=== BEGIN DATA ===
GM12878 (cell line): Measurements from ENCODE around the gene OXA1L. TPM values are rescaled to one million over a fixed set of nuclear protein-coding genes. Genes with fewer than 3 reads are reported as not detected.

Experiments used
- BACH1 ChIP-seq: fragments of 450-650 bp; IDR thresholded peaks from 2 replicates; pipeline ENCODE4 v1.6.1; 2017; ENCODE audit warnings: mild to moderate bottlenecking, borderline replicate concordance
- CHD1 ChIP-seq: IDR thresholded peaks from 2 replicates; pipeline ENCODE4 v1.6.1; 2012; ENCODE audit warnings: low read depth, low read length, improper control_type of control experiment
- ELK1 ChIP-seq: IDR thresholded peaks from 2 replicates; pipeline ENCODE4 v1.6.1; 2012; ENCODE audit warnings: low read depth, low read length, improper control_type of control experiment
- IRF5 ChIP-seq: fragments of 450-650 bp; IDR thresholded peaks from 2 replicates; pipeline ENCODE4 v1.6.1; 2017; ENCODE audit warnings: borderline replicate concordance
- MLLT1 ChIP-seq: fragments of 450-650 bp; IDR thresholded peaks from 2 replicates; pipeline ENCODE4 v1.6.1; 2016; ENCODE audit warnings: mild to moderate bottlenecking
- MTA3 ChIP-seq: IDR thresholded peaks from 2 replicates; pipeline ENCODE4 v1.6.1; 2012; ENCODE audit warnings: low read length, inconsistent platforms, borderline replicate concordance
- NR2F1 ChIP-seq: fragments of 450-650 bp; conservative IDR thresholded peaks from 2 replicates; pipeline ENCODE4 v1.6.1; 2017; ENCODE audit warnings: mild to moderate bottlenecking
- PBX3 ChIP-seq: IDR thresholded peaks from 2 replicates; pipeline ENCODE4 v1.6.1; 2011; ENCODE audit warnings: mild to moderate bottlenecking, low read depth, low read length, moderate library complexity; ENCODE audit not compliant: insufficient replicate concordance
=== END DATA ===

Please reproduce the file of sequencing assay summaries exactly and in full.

GM12878 (cell line): Measurements from ENCODE around the gene OXA1L. TPM values are rescaled to one million over a fixed set of nuclear protein-coding genes. Genes with fewer than 3 reads are reported as not detected.

Experiments used
- BACH1 ChIP-seq: fragments of 450-650 bp; IDR thresholded peaks from 2 replicates; pipeline ENCODE4 v1.6.1; 2017; ENCODE audit warnings: mild to moderate bottlenecking, borderline replicate concordance
- CHD1 ChIP-seq: IDR thresholded peaks from 2 replicates; pipeline ENCODE4 v1.6.1; 2012; ENCODE audit warnings: low read depth, low read length, improper control_type of control experiment
- ELK1 ChIP-seq: IDR thresholded peaks from 2 replicates; pipeline ENCODE4 v1.6.1; 2012; ENCODE audit warnings: low read depth, low read length, improper control_type of control experiment
- IRF5 ChIP-seq: fragments of 450-650 bp; IDR thresholded peaks from 2 replicates; pipeline ENCODE4 v1.6.1; 2017; ENCODE audit warnings: borderline replicate concordance
- MLLT1 ChIP-seq: fragments of 450-650 bp; IDR thresholded peaks from 2 replicates; pipeline ENCODE4 v1.6.1; 2016; ENCODE audit warnings: mild to moderate bottlenecking
- MTA3 ChIP-seq: IDR thresholded peaks from 2 replicates; pipeline ENCODE4 v1.6.1; 2012; ENCODE audit warnings: low read length, inconsistent platforms, borderline replicate concordance
- NR2F1 ChIP-seq: fragments of 450-650 bp; conservative IDR thresholded peaks from 2 replicates; pipeline ENCODE4 v1.6.1; 2017; ENCODE audit warnings: mild to moderate bottlenecking
- PBX3 ChIP-seq: IDR thresholded peaks from 2 replicates; pipeline ENCODE4 v1.6.1; 2011; ENCODE audit warnings: mild to moderate bottlenecking, low read depth, low read length, moderate library complexity; ENCODE audit not compliant: insufficient replicate concordance